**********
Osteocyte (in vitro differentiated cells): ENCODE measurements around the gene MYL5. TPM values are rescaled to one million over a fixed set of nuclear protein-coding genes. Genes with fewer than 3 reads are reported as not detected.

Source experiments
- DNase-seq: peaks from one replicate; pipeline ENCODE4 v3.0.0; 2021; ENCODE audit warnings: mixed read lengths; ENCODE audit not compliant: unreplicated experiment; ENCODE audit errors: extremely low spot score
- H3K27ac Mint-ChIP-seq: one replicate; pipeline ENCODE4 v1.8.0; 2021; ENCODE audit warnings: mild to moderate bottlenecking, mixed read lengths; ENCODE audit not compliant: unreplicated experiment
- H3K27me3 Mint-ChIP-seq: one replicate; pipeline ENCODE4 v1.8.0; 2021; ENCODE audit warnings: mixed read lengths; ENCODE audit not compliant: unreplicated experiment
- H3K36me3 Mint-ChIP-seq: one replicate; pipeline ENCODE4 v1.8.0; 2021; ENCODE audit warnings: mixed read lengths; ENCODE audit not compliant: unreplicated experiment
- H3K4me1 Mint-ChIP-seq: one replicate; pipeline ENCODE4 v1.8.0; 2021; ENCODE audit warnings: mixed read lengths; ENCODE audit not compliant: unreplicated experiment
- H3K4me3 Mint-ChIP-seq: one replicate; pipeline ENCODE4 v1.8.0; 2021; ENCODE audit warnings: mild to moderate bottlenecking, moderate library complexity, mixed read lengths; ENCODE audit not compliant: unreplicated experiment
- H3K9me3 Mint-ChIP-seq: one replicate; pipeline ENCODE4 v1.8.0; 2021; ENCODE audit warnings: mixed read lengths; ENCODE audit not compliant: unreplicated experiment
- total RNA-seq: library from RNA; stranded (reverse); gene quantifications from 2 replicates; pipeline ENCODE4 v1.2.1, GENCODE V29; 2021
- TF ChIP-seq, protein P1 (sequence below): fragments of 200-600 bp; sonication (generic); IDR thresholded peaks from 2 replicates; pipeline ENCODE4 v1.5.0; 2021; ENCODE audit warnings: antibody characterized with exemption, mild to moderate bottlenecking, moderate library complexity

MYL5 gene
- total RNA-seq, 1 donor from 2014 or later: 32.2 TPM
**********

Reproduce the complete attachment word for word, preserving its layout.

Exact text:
Osteocyte (in vitro differentiated cells): ENCODE measurements around the gene MYL5. TPM values are rescaled to one million over a fixed set of nuclear protein-coding genes. Genes with fewer than 3 reads are reported as not detected.

Source experiments
- DNase-seq: peaks from one replicate; pipeline ENCODE4 v3.0.0; 2021; ENCODE audit warnings: mixed read lengths; ENCODE audit not compliant: unreplicated experiment; ENCODE audit errors: extremely low spot score
- H3K27ac Mint-ChIP-seq: one replicate; pipeline ENCODE4 v1.8.0; 2021; ENCODE audit warnings: mild to moderate bottlenecking, mixed read lengths; ENCODE audit not compliant: unreplicated experiment
- H3K27me3 Mint-ChIP-seq: one replicate; pipeline ENCODE4 v1.8.0; 2021; ENCODE audit warnings: mixed read lengths; ENCODE audit not compliant: unreplicated experiment
- H3K36me3 Mint-ChIP-seq: one replicate; pipeline ENCODE4 v1.8.0; 2021; ENCODE audit warnings: mixed read lengths; ENCODE audit not compliant: unreplicated experiment
- H3K4me1 Mint-ChIP-seq: one replicate; pipeline ENCODE4 v1.8.0; 2021; ENCODE audit warnings: mixed read lengths; ENCODE audit not compliant: unreplicated experiment
- H3K4me3 Mint-ChIP-seq: one replicate; pipeline ENCODE4 v1.8.0; 2021; ENCODE audit warnings: mild to moderate bottlenecking, moderate library complexity, mixed read lengths; ENCODE audit not compliant: unreplicated experiment
- H3K9me3 Mint-ChIP-seq: one replicate; pipeline ENCODE4 v1.8.0; 2021; ENCODE audit warnings: mixed read lengths; ENCODE audit not compliant: unreplicated experiment
- total RNA-seq: library from RNA; stranded (reverse); gene quantifications from 2 replicates; pipeline ENCODE4 v1.2.1, GENCODE V29; 2021
- TF ChIP-seq, protein P1 (sequence below): fragments of 200-600 bp; sonication (generic); IDR thresholded peaks from 2 replicates; pipeline ENCODE4 v1.5.0; 2021; ENCODE audit warnings: antibody characterized with exemption, mild to moderate bottlenecking, moderate library complexity

MYL5 gene
- total RNA-seq, 1 donor from 2014 or later: 32.2 TPM